Baker’s Half Dozen (31/01/14)

In this regular feature, I list my 6 favourite practical science links from the past fortnight. Only five really got me excited this fortnight! If you have used or seen a great practical resource, let me know by commenting or by tweeting me @TFScientist

A cheap and easy biology practical (Image courtesy of BioMed Central, CC-BY)

  • Subject: Biology (Orange Juice Challenge)
  • Log in?: No
  • Source: Twitter via BioMed Central (@BioMedCentral)
  • Author: BioMed Central Blog
  • Details: Cheap and easy biology practicals are surprisingly difficult to find. This is a great investigation into how our eyes can fool our taste buds. All you need is some juice, food colouring and the protocol from the bottom of the link.


  • Subject: Chemistry (Demonstrations only)
  • Log in?: No
  • Source: Twitter via National STEM Centre (@NtlSTEMCentre)
  • Author: Royal Society of Chemistry
  • Details: This is a real chemistry treasure trove! This site contains 100 demonstrations that GCSE pupils are not able to perform themselves. Remember that a demonstration should have a clear purpose, and not be included just to waste a few minutes of lesson time.

iPad screen-capture

  • Subject: Practical Science
  • Price?: Free (from iTunes or the Apple App store. Not on Android)
  • Source/author: Science House Foundation (@sciencehousefdn)
  • Details: Over 80 videos of science experiments and demonstrations. A great collection that even shows you how to make your own versions of expensive equipment, for a fraction of the cost. Well worth having on your iPhone or iPad.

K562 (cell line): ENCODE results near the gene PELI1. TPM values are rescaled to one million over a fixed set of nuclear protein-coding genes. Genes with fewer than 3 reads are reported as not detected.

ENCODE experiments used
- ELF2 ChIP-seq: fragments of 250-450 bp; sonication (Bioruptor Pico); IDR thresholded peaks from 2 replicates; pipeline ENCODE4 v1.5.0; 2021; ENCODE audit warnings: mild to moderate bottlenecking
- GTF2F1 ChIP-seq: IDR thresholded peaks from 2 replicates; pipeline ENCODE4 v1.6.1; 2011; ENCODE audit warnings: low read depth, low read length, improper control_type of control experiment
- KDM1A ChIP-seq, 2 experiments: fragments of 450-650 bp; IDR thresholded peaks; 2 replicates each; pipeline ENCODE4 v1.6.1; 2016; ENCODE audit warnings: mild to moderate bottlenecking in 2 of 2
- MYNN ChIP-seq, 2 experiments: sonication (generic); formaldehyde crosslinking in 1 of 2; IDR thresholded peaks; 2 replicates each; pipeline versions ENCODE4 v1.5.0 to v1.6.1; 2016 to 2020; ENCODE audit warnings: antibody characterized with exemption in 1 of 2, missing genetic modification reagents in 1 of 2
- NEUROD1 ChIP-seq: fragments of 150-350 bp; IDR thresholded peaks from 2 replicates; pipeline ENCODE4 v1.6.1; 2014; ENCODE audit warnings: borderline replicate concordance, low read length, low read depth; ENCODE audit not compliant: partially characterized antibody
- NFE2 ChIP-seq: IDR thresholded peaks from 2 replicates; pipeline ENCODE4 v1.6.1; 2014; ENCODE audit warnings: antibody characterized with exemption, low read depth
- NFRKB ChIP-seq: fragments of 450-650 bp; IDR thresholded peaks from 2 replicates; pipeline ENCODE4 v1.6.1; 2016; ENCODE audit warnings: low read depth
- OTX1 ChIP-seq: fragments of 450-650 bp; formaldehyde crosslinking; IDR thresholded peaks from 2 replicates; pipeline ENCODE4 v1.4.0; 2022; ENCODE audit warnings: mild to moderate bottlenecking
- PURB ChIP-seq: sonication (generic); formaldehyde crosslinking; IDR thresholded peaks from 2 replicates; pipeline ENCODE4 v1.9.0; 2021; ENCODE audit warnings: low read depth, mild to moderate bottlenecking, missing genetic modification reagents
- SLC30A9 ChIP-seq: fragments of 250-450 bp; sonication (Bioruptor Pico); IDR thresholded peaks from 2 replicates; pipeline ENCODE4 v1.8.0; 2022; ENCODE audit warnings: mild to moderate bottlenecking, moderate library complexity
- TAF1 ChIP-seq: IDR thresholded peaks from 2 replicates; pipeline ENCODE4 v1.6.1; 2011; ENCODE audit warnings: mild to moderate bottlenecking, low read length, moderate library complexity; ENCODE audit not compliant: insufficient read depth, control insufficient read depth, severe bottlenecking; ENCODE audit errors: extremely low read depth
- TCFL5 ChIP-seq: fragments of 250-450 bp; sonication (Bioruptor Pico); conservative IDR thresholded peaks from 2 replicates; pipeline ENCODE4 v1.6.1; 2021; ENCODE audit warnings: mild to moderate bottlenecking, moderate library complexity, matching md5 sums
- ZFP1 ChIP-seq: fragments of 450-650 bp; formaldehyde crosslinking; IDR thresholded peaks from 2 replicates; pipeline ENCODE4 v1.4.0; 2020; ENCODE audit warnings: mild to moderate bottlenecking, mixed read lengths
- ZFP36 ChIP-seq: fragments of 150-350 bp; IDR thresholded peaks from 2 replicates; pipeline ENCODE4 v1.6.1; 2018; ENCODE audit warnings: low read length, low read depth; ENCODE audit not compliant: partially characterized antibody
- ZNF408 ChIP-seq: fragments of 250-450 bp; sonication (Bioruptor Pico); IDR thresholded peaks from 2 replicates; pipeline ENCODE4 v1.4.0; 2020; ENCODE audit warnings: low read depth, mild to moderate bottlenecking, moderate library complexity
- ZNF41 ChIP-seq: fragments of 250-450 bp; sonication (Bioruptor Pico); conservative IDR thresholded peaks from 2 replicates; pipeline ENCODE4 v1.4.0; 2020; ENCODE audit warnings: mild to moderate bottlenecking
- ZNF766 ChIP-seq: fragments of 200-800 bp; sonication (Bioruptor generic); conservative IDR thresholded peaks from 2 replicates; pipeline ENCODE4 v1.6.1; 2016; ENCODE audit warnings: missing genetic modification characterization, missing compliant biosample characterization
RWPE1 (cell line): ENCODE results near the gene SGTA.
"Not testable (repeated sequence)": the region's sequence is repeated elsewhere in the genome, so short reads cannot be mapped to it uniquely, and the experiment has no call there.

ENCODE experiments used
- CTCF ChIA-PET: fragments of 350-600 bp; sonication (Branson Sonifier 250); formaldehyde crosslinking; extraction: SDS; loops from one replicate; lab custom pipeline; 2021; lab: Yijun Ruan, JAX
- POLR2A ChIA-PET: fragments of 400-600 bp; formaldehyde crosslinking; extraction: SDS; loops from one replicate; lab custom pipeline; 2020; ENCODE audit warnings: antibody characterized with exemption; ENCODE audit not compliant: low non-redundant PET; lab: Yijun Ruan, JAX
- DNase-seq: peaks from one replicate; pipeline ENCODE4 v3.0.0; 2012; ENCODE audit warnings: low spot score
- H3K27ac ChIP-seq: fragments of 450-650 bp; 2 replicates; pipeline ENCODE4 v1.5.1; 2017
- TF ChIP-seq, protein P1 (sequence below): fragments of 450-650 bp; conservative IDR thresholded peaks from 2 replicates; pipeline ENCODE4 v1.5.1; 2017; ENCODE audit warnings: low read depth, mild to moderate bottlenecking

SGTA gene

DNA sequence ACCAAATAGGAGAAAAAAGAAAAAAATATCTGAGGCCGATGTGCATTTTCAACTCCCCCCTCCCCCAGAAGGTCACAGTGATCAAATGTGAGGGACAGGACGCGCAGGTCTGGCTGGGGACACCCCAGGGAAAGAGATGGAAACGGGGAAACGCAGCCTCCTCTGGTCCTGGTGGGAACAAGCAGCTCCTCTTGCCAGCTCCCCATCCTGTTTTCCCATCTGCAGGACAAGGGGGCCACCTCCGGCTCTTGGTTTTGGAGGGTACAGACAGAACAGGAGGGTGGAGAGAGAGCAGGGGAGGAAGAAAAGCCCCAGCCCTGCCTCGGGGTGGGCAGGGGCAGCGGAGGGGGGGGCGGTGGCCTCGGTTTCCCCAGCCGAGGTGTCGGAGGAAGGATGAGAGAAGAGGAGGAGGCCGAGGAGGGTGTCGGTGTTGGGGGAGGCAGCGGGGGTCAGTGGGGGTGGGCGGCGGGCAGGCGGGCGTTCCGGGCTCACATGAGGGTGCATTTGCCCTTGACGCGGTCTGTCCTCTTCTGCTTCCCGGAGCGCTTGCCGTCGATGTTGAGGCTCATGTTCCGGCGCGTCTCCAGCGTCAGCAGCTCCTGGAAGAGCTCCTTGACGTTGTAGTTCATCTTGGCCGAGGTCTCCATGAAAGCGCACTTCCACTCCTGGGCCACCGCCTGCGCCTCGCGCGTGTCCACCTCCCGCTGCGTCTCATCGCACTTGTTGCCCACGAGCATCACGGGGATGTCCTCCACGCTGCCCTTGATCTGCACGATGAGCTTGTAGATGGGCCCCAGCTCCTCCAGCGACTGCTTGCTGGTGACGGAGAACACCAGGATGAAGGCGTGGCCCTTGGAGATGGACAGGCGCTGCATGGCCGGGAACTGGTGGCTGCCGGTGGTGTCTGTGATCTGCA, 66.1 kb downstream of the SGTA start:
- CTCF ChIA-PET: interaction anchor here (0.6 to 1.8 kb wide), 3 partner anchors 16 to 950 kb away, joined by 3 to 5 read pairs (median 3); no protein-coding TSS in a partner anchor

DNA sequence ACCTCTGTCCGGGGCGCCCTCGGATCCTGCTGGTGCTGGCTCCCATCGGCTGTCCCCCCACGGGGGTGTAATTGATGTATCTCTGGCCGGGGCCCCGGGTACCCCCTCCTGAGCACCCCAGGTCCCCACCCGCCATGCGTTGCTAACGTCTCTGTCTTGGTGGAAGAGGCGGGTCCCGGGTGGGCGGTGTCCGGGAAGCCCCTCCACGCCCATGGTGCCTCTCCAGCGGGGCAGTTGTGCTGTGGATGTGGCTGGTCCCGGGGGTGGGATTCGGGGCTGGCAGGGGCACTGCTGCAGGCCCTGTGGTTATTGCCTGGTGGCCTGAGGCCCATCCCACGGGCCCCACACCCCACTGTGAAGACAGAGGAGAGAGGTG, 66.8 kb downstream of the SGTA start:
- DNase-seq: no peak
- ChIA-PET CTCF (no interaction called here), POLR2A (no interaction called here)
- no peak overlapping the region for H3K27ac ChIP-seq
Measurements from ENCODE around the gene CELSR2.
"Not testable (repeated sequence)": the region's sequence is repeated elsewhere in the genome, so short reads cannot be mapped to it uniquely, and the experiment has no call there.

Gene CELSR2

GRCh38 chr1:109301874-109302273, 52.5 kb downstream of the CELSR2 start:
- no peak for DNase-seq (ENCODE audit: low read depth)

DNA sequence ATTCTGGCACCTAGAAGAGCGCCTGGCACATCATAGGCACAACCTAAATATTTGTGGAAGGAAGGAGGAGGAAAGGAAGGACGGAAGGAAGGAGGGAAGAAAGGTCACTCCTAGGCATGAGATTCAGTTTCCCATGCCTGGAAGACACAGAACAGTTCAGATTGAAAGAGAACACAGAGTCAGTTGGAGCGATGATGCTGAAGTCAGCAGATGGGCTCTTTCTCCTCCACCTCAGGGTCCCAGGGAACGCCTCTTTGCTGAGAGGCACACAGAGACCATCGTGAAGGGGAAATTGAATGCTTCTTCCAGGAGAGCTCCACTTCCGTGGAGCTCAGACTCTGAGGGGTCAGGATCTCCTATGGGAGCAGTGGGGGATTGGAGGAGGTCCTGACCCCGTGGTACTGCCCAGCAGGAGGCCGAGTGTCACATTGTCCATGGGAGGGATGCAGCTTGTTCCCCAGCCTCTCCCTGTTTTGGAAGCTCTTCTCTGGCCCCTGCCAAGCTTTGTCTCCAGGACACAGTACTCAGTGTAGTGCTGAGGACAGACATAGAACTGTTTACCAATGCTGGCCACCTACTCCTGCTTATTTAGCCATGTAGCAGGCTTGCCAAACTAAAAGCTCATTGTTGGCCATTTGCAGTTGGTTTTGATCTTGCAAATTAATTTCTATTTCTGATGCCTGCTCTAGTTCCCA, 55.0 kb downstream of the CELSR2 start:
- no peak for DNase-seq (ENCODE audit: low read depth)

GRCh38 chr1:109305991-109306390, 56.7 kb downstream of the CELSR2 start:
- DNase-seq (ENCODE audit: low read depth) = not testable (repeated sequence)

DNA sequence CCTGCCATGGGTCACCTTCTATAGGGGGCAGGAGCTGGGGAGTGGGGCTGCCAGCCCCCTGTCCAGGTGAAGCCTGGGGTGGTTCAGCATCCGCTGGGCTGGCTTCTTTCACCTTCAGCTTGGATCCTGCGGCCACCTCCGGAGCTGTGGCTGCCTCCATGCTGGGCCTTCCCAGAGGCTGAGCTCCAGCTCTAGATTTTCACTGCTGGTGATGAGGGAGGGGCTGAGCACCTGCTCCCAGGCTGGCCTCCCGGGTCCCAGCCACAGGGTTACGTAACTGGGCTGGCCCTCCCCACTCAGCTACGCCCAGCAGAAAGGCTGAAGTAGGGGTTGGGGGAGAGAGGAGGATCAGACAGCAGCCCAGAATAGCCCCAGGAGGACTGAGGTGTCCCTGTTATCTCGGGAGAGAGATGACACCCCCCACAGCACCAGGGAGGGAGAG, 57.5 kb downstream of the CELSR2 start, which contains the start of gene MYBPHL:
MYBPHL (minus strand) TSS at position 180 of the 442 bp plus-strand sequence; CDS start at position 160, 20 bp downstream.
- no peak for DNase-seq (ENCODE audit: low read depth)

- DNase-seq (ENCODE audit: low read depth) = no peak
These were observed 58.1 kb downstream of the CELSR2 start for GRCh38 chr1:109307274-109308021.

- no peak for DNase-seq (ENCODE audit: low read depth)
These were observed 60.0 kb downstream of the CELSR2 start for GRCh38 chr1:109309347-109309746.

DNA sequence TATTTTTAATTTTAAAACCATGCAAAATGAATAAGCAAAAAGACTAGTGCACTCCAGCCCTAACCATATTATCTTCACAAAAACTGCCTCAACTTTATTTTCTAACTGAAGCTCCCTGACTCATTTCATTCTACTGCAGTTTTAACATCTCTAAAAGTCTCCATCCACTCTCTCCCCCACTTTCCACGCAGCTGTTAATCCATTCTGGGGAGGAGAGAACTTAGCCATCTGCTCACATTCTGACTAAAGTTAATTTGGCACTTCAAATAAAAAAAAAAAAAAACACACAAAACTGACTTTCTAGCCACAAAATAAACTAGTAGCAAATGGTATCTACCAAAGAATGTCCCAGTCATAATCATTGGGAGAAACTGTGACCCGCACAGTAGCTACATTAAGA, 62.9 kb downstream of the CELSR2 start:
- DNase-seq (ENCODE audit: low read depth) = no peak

Using pipe cleaners and pony beads to make DNA (Image courtesy of Hayley Thompson)

  • Subject: Biology (DNA Modelling and Replication)
  • Log in?: Yes (Free)
  • Source and Author: Twitter via Hayley Thompson (@HThompson1982)
  • Details:A simple way to model the structure of DNA. Even better, you then use these models to teach DNA replication – the students must figure out how this structure might replicate. A great independent learning idea that is simple and attractive. Perfect! Resource comes with a video, instructions on how to make the model and a fantastic accompanying powerpoint presentation.

  • Subject: Science Numeracy
  • Log in?: No
  • Author: Rob Butler (@cleverfiend)
  • Details: Not strictly a practical resource, but a resource useful for practicals. Last Monday, ASEchat (every monday from 8pm!) focussed on numeracy in science. Practical science is a great way of teaching numeracy, particularly with skills such as serial dilutions, graphing, lines of best fit and scaling. Rob provides his take on the chat, with a full transcript available at the bottom of the page

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